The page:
Take the 2-minute tour ×
Stack Overflow is a question and answer site for professional and enthusiast programmers. It's 100% free, no registration required.

I've been reading quite a couple of Objective C books, seeing loads of online video tutorials but am stuck on this one point. I know Instance Variables are coded between braces in an interface, but why are they so special and different from other variables outside the braces, or even the interface.

Ex.

@interface CustomClassName : NSObject {
  NSString *myString;
}
@end

Why not:

@interface CustomClassName : NSObject {}
NSString *myString;
@end

Or:

@interface CustomClassName : NSObject {}
@end
NSString *myString

What is so special about them? Some tell me its the syntax of the language. How do I know whether some variable needs to be declared inside the braces or not. I tried googling this, reading the chapters in my book, (I've got the Head First iPhone and iPad Development & Objective C for Absolute Beginners) but in vain. It would be great if some one could explain the difference!

share|improve this question
1  
They are member of that class. Outside the braces you put the methods of the class and the IBOutlets. –  ContentiousMaximus Oct 21 '12 at 8:32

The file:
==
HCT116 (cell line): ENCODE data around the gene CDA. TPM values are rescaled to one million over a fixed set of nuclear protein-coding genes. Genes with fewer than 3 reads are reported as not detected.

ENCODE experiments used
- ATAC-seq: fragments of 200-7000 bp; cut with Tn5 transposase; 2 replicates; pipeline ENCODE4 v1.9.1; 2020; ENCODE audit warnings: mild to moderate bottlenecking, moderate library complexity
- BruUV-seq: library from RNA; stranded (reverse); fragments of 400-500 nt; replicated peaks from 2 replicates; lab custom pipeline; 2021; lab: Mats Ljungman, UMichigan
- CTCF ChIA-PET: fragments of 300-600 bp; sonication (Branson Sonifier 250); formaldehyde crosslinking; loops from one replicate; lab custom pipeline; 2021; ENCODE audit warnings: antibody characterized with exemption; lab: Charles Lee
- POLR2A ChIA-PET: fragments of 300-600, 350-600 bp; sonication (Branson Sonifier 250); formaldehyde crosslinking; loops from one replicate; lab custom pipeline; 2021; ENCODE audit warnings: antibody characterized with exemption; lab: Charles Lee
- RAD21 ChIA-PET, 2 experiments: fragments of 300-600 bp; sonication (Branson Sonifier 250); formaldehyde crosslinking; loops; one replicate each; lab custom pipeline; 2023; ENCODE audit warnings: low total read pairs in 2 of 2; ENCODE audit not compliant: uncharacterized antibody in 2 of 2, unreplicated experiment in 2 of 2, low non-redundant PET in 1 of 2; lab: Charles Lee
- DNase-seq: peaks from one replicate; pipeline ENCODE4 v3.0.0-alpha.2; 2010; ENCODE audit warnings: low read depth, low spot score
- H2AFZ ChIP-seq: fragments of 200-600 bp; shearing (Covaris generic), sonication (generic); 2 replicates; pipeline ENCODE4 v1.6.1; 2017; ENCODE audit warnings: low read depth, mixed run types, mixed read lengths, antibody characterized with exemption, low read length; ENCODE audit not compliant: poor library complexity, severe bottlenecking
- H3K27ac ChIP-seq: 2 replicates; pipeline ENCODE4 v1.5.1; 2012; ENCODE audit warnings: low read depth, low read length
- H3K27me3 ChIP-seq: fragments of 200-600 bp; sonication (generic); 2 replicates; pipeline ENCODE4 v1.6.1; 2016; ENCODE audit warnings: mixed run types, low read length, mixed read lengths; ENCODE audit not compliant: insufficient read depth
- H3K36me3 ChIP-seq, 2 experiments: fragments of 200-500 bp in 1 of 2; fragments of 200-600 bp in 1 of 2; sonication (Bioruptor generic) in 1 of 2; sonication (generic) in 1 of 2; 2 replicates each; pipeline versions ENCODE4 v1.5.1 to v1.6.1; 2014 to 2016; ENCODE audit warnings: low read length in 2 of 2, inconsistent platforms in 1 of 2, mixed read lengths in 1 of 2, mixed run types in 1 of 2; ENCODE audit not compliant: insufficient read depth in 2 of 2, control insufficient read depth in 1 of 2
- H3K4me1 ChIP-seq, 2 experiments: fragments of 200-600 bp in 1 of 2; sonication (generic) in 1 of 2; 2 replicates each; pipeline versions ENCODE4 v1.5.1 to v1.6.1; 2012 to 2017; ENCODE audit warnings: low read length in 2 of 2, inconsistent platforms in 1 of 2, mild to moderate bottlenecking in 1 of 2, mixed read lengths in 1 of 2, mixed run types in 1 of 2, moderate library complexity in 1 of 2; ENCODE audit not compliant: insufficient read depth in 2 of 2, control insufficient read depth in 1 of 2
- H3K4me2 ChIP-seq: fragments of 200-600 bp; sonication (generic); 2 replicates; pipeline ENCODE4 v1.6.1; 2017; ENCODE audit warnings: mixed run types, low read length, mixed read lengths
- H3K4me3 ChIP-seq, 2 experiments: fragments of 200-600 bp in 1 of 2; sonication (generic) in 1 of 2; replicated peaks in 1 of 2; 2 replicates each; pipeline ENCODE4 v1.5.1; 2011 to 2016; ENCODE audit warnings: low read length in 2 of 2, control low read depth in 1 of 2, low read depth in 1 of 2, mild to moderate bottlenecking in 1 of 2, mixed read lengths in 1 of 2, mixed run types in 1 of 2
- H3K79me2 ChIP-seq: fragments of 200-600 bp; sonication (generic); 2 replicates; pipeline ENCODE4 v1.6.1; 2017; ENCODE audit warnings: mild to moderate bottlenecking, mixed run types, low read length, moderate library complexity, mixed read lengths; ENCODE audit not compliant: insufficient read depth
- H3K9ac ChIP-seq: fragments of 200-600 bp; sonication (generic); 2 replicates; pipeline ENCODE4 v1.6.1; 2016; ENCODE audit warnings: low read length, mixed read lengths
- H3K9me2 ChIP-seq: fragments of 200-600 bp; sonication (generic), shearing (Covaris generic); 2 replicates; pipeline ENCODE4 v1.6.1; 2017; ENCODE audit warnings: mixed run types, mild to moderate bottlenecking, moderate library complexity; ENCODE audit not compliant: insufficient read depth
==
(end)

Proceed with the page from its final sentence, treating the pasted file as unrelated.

You should read on basics of OOP. –  Eimantas Oct 21 '12 at 10:51
1  
I am reading but I'm encountering a problem in understanding the concept. I thought this would be the right place to ask. I'm only 12 so don't be harsh on me not understanding it. –  s6luwJ0A3I Oct 21 '12 at 14:29
2  
No need to down vote. Perfectly valid question. –  bbum Oct 21 '12 at 15:33

1 Answer 1

So it seems like youre very new to the world of Objective-C. You should consult existing materials on the subject. It will begin to explain something called @property's and you will begin to understand the purpose of instance variables.

As for me, I use ivars when I want to use primitive types in my class implementation who's value has to persist through the lifetime of the object. So something like:

@interface Person : NSObject {
   int age;
 }
share|improve this answer
    
Thanks for helping me out! I will read about @properties a bit more (There was a chapter on this). Once again thanks for your answer :) –  s6luwJ0A3I Oct 21 '12 at 10:11

Your Answer

 
discard

By posting your answer, you agree to the privacy policy and terms of service.

Not the answer you're looking for? Browse other questions tagged or ask your own question.